Questions Raised on Billion Dollar Indonesia-Norway Deal

Written by David Gilbert

Topics: Agribusiness, Climate

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Forest communities must be consulted in a meaningful way for REDD to work.

Last week, Norman Jiwan of Sawit Watch, an Indonesian NGO ally concerned with the ongoing adverse social and environmental impacts of palm oil plantations, wrote an op-ed in the Jakarta Post. The op-ed entitled, Deforestation moratorium is not panacea?, stated his view on the recently signed $1 billion dollar Indonesia-Norway Letter of Intent (LoI) which is designed to reduce deforestation and related carbon emissions in Indonesia.

The LoI has received significant international attention as the latest step by governments worldwide to push Reduced Emissions through avoided Deforestation and Degradation (REDD) into the forefront of climate change mitigation techniques.

The LoI holds great promise to reduce rainforest destruction, serious and widespread land conflicts, and climate changing carbon emissions, but Jiwan said he was not alone in expressing concerns around this latest REDD initiative.

“Many environmental and social NGOs are skeptical with the moratorium commitment. Many question on whether the government can achieve the noble objective of the partnership. The palm oil industry is facing abundant dilemmas that might hamper the moratorium commitment due to an absence of a much needed system, institutions and implementing framework with strong and proper social, economic and cultural as well as environmental considerations.”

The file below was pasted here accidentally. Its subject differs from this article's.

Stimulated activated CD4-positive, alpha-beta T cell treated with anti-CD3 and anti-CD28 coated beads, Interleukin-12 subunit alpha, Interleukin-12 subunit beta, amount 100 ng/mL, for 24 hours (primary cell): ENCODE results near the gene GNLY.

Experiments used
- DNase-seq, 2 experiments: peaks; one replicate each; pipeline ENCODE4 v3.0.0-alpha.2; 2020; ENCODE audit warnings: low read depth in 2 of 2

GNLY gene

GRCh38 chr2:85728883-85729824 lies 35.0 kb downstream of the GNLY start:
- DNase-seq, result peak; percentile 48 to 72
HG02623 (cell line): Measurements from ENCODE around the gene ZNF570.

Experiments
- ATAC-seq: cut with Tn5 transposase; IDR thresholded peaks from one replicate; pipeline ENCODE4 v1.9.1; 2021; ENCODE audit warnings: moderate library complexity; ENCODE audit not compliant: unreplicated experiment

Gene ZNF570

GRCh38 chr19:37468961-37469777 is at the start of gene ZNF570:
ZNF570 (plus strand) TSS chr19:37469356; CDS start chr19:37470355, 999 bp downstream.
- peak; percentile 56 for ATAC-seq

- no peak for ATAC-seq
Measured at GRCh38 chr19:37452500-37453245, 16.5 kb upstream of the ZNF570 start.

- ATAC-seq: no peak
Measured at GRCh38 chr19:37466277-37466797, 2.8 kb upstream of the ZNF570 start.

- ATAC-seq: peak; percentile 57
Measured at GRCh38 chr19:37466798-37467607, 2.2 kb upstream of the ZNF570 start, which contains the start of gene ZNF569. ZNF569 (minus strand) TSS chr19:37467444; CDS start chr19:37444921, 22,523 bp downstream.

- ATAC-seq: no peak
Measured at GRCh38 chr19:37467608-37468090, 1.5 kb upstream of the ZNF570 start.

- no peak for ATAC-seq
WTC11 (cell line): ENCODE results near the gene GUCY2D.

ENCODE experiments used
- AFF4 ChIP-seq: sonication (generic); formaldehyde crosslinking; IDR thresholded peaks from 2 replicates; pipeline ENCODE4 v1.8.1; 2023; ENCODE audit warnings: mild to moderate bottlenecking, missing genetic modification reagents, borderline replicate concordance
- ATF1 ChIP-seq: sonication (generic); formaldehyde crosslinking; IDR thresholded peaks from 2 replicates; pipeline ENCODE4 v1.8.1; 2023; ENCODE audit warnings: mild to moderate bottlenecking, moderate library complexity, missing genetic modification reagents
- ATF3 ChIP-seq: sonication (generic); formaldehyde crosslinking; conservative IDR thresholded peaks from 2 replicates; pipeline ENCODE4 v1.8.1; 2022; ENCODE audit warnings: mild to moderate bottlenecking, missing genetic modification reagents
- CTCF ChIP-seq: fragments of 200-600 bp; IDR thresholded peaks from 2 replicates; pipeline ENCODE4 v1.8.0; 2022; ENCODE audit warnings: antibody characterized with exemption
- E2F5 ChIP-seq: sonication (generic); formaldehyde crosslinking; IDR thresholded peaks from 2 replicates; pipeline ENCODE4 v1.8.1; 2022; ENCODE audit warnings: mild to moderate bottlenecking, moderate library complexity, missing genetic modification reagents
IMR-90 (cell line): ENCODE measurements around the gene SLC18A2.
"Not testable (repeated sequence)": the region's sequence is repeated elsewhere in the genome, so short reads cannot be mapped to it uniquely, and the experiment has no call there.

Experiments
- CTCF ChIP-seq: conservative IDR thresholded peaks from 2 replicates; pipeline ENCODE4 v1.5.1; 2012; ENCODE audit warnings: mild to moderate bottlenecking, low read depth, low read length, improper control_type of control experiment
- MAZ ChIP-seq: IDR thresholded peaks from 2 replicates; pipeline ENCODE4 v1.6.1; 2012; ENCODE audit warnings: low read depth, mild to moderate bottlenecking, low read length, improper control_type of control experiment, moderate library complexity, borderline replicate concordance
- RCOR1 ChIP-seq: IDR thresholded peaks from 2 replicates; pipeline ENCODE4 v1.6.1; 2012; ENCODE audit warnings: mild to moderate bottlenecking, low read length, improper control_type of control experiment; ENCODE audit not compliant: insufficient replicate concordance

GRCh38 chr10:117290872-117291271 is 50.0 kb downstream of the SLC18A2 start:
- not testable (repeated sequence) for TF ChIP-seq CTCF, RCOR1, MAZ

From my time in Sumatra last month, I heard similar concerns from many of the communities and NGO’s in the provinces of Riau and Aceh. To be effective in conserving forest and respecting basic human rights, it is clear that the perspectives of all stakeholders, including Indigenous and communities and civil society groups, must be fully included in the planning, implementation and evaluation of REDD projects in Indonesia.

In his op-ed, Jiwan also pointed out that a freeze on new forest concessions in Indonesia starting in 2011 is not enough:

“The moratorium must be extended to zero conversion of primary forests and other high conservation value ecosystems within the existing concessions. The government also must ensure the effective monitoring of the slash and burning policy, evaluate and revoke the certificates for oil palm in disputed areas with local communities.”

Thorough investigations into Indonesia’s forestry sector have shown a lack of compliance with Indonesian law to be common at Indonesia’s industrial logging and agriculture operations. As Jiwan stresses, “When plantation companies and mills committed illegal practices and irresponsible operations, the government must be firm in upholding the rules of the laws.”

Basic to any effort to control deforestation is a sturdy foundation for the rule of law, and until underlying issues of governance, corruption, and compliance are addressed in Indonesia, there is a chance that Norway’s billion dollars and the prospect of a just, green, and low carbon development future for Indonesia could well be captured by the same elites and corporate interest that have fueled corruption, social conflict, and environmental harm in the past.

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